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Illumination Night in Rehoboth set Sept. 9

50 properties built before 1950 to celebrate city’s past
The Rehoboth Beach Historical Society is holding Illumination Night from 7 to 9 p.m., Saturday, Sept. 9. Rehoboth’s historic houses, such as this one on 44 Maryland Ave. owned by Bill and Mary Moore, will light up, in a celebration similar to those in Colonial Williamsburg and Martha’s Vineyard. RYAN MAVITY PHOTO
September 7, 2017

More than 50 Rehoboth Beach homes will light up the night Saturday, Sept. 9, to celebrate the city's heritage as a Methodist camp meeting site.

Sponsored by the Rehoboth Beach Historical Society, Illumination Night was inspired by similar events held in Colonial Williamsburg in Virginia, and on Martha's Vineyard. The Rehoboth event will see the simultaneous activation of lights at homes and commercial buildings built before 1950.

The historical society started Illumination Night last year by lighting up the Anna Hazzard Museum, one of the only unaltered "tent houses" in Rehoboth, cottage-style homes built for people who attended Methodist camp meetings in Rehoboth.

Jerry Dettore, the chief volunteer for Illumination Night, said, "People are taken with history, and this is a festive way to feature Rehoboth's past. We have over 50 properties participating this year, and we expect that as neighbors see neighbors lighting up their homes, the idea will spread and the event will grow annually. The goal is to have most if not all pre-1950 buildings within walking distance of the Bandstand lighted for an annual event."

Dettore said people can meet at 7 p.m. at the Bandstand before starting the tour. Those who wish to drive to see the buildings can do that as well. There will be no tours inside houses.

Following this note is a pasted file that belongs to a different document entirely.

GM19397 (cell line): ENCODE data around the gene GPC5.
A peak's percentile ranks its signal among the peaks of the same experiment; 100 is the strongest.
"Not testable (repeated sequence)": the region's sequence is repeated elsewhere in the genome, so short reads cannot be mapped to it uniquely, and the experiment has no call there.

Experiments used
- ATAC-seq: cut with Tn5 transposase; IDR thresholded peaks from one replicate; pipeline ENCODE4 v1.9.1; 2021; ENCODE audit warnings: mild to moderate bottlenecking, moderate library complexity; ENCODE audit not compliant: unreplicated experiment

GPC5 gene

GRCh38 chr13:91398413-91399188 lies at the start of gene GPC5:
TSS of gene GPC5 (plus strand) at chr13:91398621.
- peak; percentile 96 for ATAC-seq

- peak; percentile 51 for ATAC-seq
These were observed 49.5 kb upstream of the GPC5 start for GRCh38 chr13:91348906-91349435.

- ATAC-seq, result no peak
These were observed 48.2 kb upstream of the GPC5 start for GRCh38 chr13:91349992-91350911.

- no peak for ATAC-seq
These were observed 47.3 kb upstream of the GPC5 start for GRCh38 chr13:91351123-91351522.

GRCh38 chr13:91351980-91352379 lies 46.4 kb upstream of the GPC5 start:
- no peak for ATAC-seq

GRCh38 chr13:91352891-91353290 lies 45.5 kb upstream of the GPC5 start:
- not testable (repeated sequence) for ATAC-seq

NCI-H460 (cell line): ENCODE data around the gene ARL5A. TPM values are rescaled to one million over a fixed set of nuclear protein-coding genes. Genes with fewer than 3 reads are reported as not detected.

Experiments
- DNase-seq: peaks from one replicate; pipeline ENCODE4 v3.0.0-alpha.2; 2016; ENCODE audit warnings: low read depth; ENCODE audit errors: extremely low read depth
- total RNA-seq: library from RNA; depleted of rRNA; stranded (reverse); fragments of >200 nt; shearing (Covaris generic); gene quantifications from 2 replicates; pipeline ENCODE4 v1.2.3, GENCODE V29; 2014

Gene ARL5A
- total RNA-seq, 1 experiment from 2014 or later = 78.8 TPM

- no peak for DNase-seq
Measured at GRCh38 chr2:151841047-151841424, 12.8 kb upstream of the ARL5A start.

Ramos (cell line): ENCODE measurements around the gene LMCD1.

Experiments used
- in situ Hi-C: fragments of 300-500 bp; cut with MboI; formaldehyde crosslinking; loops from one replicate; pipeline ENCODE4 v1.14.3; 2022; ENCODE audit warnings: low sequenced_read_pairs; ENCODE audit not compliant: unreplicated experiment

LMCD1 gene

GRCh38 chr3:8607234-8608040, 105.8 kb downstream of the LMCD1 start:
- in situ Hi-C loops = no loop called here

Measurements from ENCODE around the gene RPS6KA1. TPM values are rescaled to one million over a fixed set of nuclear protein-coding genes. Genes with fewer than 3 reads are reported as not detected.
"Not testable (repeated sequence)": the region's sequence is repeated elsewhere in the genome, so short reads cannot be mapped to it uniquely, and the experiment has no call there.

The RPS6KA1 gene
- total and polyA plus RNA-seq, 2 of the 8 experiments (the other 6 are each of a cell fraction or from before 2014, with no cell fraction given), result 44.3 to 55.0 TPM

Dettore said by his estimation, about 30 percent to 40 percent of Rehoboth's buildings were built before 1950, most of them in residential neighborhoods. Among those that will be featured are the Anna Hazzard Museum; Ohio-native Daneen Corbin's tent house at 57 1/2 Baltimore Ave., believed by local historians to be least altered original tent house still in use as a residence; Purple Parrot Grill at 134 Rehoboth Ave., a tent house that was refurbished for use as a restaurant; and 44 Maryland Ave., owned by Bill and Mary Moore.

Bill Moore said his house is part of a family property that extended in a complex from Baltimore to Maryland Avenue. His mother's family, the Bucksons, had come to Rehoboth since its founding. Moore said his grandfather, Joseph Buckson, was a large man, 6-foot-6, who had been recruited as a football player at Ohio State. As the family history goes, Moore said, when a train line was put in on Rehoboth Avenue, Buckson and his brothers would challenge people on the trains to bare knuckles boxing matches on the beach. Later, when he started attending camp meetings in Rehoboth, Buckson changed his act, Moore said, and he became a Methodist minister, assigned to various churches in Sussex and New Castle counties as well as Dorcester County in Maryland. Joseph Buckson and his wife, Anna, purchased a tract of land that currently makes up 43 and 43 1/2 Baltimore Ave. and 44 Maryland Ave. Moore's mother, Rose, was their only child, he said.

Moore said the original camp meeting cottage is at 43 Baltimore; 43 1/2 Baltimore was originally a small house built about 1910 that was later raised, with two garages underneath; and the main house, at 44 Maryland, was built by Joseph and Anna Buckson in 1926 as their retirement home. Moore inherited the properties in the early 1970s after the deaths of his parents, Rose Buckson Moore and Joseph Moore.

Those taking part in Illumination Night were encouraged by the historical society to light up and decorate their homes anyway they like, using candles, lanterns or parasols. Moore said he would put up candles, but he also may put up the flags of all 50 states, something he does on certain holidays to maintain the history of the late John Brown of Sussex Street, once a town employee, who served in Gen. George S. Patton's Third Army during World War II.

"He placed those flags on the bandstand in order of admission to the Union - Delaware first - at the end of Rehoboth Avenue before the Bandstand was changed by Main Street, constituting his attempt then, and my attempt now, at maintaining that history of Rehoboth," Moore said.

Alexander said of the night, "This will be an exciting evening, and can be the beginning of a new, annual tradition for our historic beach city, just as it is done in Colonial Williamsburg. Let's celebrate the history of our town together."

To view a PDF of the properties taking part in Illumination Night, click here.